LEONARD LAURENCE RORAY fought in the Civil War, then later moved to Camden. He was one of the last Civil War veterans alive in South Jersey when he passed in 1939.
This biography of Leonard Roary was written by Karen Denmark:
young appearance belied his 20 years when he had this photo taken in
full dress uniform. Born December 16, 1844 at Manayunk,
Philadelphia, PA, to James P. and Judith L. (Thomason) Roray, he
left his farm in NJ to enroll in Co H, 3rd NJ Cavalry. Though his
military career appears unremarkable, he seems to have taken to the army
quite well and was considered "a very splendid gentlemen and
soldier" by his friends.
Leonard Lawrence Roray was living at 610 Clinton Street in 1888. One of his neighbors who was also Civil War veteran and member of the Grand Army of the Republic was George Denniston Haley, who lived at 326 Chester street and by 1890 at 624 Carman Street.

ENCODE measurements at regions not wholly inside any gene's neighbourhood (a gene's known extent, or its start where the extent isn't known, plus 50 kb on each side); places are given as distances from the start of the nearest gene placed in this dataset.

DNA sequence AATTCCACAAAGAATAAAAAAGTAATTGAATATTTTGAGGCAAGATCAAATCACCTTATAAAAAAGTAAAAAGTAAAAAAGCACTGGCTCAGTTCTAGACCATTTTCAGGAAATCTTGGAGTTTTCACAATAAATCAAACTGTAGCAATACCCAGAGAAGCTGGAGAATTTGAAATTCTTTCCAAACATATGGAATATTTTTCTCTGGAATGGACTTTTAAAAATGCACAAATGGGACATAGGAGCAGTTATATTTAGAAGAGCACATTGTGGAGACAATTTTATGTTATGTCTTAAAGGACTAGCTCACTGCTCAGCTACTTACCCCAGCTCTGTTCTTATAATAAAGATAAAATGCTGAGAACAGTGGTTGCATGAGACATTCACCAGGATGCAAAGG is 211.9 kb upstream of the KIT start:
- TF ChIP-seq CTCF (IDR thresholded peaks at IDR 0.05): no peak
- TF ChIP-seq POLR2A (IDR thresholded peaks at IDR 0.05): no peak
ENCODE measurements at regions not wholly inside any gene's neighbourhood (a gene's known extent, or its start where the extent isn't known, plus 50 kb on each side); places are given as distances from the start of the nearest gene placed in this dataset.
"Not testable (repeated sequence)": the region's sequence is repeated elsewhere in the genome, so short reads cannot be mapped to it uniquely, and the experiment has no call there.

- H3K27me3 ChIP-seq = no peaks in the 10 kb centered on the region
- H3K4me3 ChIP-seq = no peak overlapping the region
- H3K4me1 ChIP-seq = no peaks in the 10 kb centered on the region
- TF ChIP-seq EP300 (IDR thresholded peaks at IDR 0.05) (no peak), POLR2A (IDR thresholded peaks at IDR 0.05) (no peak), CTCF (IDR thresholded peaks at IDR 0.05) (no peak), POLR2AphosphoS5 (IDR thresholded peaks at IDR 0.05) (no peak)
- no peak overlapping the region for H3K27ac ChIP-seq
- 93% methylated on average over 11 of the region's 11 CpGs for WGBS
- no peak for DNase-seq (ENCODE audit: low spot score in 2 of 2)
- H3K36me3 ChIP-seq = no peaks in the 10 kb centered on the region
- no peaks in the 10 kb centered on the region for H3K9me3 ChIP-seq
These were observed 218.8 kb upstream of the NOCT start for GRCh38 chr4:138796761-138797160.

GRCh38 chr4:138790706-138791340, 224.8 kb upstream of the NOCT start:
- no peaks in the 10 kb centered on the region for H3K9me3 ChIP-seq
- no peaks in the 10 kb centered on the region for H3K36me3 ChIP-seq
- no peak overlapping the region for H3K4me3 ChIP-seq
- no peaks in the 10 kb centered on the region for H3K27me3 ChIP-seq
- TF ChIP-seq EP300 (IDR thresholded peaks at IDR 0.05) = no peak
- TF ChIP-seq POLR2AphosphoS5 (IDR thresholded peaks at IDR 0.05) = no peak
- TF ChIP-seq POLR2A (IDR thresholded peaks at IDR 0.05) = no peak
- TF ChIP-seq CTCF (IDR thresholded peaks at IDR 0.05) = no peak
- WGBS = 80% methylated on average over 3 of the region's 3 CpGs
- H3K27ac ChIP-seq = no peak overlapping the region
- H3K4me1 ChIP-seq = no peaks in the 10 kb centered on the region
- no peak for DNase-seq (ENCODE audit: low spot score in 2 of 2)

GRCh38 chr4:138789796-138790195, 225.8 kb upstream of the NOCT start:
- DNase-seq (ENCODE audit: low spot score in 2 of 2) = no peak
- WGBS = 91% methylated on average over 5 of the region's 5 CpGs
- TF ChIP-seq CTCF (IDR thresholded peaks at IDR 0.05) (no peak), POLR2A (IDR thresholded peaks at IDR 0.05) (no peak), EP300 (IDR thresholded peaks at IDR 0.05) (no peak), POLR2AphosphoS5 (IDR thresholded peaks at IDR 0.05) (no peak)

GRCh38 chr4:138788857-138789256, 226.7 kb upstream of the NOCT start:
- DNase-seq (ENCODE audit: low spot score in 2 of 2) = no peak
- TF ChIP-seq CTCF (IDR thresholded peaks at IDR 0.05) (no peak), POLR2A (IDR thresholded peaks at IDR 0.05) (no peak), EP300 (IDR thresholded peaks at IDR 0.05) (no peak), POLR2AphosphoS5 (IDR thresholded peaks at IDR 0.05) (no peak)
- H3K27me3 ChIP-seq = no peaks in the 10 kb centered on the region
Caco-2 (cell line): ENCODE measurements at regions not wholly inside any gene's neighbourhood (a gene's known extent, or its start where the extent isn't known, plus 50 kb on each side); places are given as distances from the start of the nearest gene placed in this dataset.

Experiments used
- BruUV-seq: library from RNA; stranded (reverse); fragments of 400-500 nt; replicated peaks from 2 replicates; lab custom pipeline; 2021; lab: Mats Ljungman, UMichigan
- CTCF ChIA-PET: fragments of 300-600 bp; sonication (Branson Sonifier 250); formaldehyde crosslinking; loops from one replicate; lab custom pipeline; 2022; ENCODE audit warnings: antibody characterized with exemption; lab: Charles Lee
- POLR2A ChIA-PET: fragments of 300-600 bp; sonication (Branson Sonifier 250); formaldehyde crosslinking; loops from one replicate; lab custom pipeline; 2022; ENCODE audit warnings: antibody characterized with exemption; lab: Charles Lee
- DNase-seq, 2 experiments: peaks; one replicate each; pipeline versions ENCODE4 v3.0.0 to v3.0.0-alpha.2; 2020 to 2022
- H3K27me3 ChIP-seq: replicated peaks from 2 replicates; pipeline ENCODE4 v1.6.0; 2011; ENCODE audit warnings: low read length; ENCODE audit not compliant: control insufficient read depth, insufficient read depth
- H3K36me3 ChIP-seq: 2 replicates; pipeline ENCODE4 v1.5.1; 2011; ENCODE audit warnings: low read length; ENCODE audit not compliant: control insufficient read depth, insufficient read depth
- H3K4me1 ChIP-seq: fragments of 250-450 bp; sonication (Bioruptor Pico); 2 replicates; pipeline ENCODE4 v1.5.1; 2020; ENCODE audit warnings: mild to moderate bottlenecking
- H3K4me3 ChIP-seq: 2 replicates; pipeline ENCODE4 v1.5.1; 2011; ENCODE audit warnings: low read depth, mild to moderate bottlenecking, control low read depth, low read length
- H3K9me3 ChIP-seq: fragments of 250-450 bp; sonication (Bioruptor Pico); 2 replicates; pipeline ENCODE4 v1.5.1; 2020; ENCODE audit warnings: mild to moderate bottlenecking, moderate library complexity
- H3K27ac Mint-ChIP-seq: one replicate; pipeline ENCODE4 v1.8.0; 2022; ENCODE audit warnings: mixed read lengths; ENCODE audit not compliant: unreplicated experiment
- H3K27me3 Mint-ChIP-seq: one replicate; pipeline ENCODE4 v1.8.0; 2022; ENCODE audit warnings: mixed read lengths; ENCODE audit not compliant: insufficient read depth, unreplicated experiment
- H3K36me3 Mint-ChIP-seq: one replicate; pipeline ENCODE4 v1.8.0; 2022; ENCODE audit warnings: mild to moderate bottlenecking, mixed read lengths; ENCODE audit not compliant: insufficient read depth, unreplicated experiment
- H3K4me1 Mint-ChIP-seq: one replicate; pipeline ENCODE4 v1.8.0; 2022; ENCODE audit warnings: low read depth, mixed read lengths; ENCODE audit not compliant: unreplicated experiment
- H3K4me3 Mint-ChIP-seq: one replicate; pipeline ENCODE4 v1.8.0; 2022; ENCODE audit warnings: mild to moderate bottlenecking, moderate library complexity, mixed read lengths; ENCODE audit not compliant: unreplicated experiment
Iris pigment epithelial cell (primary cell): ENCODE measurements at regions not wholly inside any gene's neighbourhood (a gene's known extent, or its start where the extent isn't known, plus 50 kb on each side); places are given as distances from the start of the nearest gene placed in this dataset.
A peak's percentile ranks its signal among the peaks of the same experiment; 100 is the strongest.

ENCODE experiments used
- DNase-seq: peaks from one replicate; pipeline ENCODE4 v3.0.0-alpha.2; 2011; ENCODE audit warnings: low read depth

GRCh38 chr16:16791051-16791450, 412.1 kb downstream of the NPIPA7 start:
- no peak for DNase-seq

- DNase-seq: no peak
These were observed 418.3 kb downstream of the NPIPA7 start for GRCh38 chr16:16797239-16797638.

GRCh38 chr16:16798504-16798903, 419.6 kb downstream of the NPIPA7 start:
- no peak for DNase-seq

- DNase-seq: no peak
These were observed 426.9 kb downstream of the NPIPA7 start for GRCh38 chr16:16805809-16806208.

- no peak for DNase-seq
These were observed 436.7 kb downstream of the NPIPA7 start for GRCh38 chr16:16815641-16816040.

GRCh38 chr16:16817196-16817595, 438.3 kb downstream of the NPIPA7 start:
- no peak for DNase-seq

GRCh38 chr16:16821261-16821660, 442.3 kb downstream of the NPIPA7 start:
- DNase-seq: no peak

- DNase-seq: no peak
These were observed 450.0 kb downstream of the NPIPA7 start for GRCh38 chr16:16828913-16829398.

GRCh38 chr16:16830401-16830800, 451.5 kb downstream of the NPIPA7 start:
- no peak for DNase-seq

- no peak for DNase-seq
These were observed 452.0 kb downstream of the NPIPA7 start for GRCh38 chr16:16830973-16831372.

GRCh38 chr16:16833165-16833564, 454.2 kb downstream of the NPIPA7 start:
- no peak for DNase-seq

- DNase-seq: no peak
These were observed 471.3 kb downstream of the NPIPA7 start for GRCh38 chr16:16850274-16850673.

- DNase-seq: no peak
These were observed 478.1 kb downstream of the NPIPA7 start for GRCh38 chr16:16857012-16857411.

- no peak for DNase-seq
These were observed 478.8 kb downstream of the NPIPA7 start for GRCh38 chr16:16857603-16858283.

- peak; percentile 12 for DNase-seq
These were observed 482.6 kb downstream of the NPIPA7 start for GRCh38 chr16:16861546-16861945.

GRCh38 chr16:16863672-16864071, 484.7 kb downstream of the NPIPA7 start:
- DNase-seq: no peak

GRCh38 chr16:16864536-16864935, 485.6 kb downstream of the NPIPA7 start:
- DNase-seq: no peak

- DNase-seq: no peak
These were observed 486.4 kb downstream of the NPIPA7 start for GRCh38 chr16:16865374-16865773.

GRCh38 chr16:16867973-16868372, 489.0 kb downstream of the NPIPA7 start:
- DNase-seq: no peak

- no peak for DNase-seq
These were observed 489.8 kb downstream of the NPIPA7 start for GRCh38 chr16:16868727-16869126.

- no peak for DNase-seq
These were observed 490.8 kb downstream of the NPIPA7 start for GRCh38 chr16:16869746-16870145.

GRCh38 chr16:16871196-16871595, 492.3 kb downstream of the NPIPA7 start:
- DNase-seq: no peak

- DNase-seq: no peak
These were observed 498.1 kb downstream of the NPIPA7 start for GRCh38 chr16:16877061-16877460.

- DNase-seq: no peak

Leonard Roray was affiliated with the Thomas M.K. Lee Post #5 of the Grand Army of the Republic. His wife Lydia was a member of the Loyal Ladies League Hatch Post #2. In 1925 He was elected the State Commander of the Grand Army of the Republic in new Jersey. He had previously served as Deputy Junior Vice Commander.
Leonard Roray was also a member of Lenni Lenape Tribe, No. 2 of the Improved Order of Red Men.
In 1886 George Reeser Prowell wrote the following about Lenni Lenape Tribe, No. 2
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